A state of the art blood test to identify antibodies coating red blood cell surfaces is called “Coomb’s”test, also called a “direct antibody test.” However, this test is not very accurate in dogs. Recently, the Kansas State University College of Veterinary Medicine developed a new test that will accurately identify those dogs with the disease. As of this writing, the test is not available commercially; blood samples taken from a dog suspected of having IMHA must be sent to Kansas State University’s special laboratory to be tested.
With a diagnosis of immune-mediated hemolytic anemia, efforts should be made to determine an underlying cause. With primary disease, the process is spontaneous with no identifiable trigger (the immune system targets normal blood cells). Other possible causes or triggers are drugs (penicillin or sulfonamides), tick born parasites (Erlichia and Babesia), viruses or bacteria. Recent observation has led to consideration that vaccination can trigger IMHA, which has led to most universities recommending a 3 year schedule for standard DHLPP vaccines, breaking them down to Core and Non-Core vaccines, based on specific criteria. Certain breeds, primarily spaniels, poodles and setters, are predisposed to develop the disease, though it can occur in any breed of dog. It can also manifest as part of other immune-mediated diseases as they attack multiple organs concurrently, especially systemic lupus erythematosus or rheumatoid arthritis.
Treatment of choice is to suppress the immune system using high doses of corticosteroid hormones. These hormones are directly toxic to lymphocytes, cells that produce antibodies. If the patient’s red blood cells are not coated with antibodies, they will not be targeted for removal so stopping antibody production is very important. Corticosteroid hormones also suppress the activity of cells that are responsible for removal of antibody-coated red cells. Corticosteroids may be the only immune suppressive medications the patient needs. It is likely the patient will be on a high dosage of corticosteroids for weeks or months before the dose is tapered down. If the drug is withdrawn too soon, hemolysis will begin all over again. Sometimes a patient must always be on a low dose to prevent recurrence. Unfortunately, severe and dangerous side effects are associated with long-term steroid use. However, in the case of immune-mediated hemolytic anemia, there is no way around it. It is important to remember that undesirable steroid effects will diminish as the dosage diminishes.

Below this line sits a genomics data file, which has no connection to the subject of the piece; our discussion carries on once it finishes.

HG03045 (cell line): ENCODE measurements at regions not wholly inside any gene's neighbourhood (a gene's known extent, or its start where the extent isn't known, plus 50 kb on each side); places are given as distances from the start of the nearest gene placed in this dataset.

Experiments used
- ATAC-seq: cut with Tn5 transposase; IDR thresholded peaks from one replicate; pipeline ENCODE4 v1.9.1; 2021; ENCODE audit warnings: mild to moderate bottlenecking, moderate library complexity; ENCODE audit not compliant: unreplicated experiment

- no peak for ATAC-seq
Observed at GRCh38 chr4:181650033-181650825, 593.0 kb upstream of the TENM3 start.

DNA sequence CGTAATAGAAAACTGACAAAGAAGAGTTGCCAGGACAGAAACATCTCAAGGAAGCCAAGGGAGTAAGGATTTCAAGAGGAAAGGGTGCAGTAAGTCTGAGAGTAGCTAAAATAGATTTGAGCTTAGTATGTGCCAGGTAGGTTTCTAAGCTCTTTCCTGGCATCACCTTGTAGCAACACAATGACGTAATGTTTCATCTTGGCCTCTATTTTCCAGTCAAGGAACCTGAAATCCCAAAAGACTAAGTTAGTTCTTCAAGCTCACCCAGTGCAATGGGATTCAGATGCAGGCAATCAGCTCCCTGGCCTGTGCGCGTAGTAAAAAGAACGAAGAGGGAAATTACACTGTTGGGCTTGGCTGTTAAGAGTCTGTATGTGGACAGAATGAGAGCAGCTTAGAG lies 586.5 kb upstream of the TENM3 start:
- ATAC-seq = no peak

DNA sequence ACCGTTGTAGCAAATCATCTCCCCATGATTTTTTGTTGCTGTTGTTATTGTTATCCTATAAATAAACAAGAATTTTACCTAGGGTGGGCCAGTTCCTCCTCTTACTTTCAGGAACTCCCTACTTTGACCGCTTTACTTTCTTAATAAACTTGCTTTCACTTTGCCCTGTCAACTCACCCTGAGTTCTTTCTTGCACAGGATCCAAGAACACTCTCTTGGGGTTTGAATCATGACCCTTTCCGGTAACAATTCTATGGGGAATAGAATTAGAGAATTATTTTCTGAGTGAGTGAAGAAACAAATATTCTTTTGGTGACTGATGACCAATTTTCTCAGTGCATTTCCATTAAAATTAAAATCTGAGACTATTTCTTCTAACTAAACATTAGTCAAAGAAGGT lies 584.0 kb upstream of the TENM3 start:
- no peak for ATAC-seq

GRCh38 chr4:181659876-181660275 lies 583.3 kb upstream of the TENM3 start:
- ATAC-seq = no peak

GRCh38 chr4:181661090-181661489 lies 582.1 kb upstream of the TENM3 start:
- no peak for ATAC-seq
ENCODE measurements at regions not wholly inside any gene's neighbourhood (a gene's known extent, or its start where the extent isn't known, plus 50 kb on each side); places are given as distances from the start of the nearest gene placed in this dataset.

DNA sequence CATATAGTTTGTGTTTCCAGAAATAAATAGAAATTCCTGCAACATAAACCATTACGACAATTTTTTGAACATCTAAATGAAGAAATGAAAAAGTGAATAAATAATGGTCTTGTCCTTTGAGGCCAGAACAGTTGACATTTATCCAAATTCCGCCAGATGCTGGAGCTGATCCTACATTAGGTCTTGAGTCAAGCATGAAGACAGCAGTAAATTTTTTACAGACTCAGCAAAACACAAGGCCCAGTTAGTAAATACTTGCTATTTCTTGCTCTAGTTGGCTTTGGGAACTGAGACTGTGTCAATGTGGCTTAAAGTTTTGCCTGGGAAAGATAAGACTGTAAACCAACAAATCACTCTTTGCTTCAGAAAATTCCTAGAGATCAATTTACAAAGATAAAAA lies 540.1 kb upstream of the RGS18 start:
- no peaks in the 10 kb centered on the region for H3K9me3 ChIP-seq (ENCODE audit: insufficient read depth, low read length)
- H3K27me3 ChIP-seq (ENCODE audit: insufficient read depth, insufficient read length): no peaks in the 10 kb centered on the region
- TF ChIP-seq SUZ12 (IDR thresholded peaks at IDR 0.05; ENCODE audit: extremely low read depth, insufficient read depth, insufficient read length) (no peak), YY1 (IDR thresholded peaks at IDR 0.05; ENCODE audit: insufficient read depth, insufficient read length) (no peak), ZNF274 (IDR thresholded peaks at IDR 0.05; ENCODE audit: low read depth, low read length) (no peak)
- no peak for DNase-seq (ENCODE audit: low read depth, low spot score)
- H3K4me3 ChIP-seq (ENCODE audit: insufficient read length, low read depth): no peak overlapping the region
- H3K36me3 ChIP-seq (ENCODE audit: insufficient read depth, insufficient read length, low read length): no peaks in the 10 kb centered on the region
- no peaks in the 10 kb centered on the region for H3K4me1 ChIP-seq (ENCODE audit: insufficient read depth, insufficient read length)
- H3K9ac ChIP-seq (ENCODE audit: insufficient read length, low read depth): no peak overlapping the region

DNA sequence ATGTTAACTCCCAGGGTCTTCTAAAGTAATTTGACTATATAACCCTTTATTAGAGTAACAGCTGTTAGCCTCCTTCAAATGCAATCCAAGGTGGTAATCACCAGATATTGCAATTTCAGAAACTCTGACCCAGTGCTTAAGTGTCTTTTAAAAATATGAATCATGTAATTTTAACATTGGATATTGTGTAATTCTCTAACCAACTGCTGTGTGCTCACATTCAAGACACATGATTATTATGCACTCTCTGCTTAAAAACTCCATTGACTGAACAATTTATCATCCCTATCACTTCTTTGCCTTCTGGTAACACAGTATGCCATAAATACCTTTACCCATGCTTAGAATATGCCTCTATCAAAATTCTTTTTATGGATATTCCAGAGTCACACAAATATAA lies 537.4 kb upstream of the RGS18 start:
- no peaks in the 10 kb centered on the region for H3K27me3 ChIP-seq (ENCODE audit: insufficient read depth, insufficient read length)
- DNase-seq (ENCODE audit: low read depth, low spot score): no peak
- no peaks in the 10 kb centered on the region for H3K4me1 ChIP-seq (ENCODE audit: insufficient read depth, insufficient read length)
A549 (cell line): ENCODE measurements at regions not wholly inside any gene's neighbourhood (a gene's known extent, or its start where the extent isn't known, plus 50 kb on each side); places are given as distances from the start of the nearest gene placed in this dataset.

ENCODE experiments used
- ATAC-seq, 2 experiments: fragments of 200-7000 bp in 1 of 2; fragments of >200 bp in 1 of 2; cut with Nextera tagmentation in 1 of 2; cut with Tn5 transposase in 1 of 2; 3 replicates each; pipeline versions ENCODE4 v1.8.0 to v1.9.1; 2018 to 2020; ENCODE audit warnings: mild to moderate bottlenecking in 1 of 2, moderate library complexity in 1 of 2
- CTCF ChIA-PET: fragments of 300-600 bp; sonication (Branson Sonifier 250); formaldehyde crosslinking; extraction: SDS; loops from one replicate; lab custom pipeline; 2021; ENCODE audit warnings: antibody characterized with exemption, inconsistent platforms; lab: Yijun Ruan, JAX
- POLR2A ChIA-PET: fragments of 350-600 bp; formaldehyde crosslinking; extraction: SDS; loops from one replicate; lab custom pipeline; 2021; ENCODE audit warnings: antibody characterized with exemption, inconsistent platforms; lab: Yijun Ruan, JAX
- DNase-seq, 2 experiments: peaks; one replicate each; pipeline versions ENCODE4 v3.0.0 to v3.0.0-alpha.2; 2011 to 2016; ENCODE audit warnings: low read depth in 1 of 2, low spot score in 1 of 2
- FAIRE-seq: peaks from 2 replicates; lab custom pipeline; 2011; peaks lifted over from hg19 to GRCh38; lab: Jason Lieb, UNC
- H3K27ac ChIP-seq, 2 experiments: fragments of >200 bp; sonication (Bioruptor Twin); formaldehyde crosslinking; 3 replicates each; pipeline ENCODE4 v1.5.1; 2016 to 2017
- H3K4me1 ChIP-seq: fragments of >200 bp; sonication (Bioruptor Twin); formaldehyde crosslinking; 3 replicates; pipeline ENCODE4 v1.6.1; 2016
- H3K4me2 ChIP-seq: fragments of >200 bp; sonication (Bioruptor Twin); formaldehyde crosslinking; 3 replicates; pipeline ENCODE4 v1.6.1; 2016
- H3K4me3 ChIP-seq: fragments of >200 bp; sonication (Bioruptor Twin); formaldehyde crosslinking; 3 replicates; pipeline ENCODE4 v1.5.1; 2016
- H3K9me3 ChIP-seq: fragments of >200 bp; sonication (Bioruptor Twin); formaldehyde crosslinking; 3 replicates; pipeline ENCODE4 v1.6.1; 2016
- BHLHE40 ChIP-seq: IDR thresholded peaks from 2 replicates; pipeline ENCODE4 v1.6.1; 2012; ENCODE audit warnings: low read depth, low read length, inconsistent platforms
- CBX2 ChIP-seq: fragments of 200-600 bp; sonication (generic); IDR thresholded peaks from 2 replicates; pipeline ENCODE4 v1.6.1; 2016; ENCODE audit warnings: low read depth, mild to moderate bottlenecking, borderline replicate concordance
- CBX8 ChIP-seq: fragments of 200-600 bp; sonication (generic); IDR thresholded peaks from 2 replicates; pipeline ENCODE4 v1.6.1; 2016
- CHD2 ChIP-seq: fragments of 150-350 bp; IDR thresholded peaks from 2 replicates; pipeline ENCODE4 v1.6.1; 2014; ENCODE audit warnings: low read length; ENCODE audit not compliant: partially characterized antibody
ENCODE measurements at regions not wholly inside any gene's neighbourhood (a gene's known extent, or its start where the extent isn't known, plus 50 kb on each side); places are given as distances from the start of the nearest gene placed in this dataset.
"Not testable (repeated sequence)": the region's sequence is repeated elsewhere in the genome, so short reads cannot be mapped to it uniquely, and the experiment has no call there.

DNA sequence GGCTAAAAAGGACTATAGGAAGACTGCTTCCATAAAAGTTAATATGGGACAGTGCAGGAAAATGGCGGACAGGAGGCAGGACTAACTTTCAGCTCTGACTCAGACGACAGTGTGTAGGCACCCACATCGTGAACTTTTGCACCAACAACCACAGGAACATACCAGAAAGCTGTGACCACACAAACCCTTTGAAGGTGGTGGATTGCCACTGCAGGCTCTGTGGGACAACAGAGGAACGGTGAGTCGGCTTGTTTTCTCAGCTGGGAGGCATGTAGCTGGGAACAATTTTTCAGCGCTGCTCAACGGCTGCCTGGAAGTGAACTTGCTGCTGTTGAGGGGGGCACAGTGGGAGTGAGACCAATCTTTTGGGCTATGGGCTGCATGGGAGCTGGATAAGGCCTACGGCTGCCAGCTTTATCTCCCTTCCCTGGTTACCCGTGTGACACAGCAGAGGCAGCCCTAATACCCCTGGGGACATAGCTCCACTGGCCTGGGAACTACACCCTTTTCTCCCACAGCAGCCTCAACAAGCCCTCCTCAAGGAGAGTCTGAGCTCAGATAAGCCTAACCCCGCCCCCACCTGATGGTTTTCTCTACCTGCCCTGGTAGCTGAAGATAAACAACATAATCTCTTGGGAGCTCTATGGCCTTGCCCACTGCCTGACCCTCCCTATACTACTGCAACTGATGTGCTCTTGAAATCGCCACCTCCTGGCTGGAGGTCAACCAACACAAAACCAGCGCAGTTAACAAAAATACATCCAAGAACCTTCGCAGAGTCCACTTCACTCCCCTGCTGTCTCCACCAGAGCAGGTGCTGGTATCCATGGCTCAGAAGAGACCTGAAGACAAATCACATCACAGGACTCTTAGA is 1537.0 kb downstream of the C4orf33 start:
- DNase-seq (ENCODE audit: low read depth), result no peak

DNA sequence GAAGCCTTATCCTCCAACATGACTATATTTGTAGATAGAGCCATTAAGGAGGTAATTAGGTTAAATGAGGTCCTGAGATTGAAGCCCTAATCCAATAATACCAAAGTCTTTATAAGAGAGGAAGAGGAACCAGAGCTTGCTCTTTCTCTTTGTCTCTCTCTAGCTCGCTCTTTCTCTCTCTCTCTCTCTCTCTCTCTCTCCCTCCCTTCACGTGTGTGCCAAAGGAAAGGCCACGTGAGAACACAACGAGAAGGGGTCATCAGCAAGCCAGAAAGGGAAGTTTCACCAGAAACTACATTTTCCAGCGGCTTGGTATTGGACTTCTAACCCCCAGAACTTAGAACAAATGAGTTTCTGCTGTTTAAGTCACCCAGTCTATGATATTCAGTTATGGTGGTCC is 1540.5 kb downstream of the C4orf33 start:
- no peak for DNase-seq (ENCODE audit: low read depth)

Some dogs do not respond to corticosteroid treatment and require more potent immunosuppressive drugs that are often combined with corticosteroid treatment. These cytotoxic agents are commonly used in chemotherapy to inhibit cell division and can produce severe side effects. Other treatments used are immune-modulator drugs used in organ transplantation and human gamma globulin transfusions. These are extremely expensive, adding greatly to the cost of treatment.
The patient with IMHA is often unstable. General supportive care is needed to maintain the patient’s fluid balance and nutritional needs. Most importantly, the hemolysis must be stopped by suppressing the immune system’s rampant red blood cell destruction. If red blood cell levels get dangerously low, blood transfusions are needed to buy time until treatment becomes effective. Well-matched whole blood or packed red cells are ideal. With IMHA, the patient’s own red blood cells are being destroyed as well as the transfused red blood cells. Consequently, it is not unusual for a severely affected patient to require many transfusions. Artificial blood and bovine blood are available although neither last long in the body.
A leading cause of death for dogs (between 30-80%) is due to thromboembolic disease when mini-clots travel through the body and occlude smaller vessels thus interfering with circulation. Heparin, a blood thinner, may be used in hospitalized patients as a preventive.
Presently, IMHA carries a guarded prognosis, particularly when multiple body systems are affected, but veterinary researchers are investigating new methods of treatment. If your dog has been diagnosed with IMHA, be prepared for a long and emotionally draining battle knowing that with your support and the hard work of your veterinarian, you can make its days more comfortable.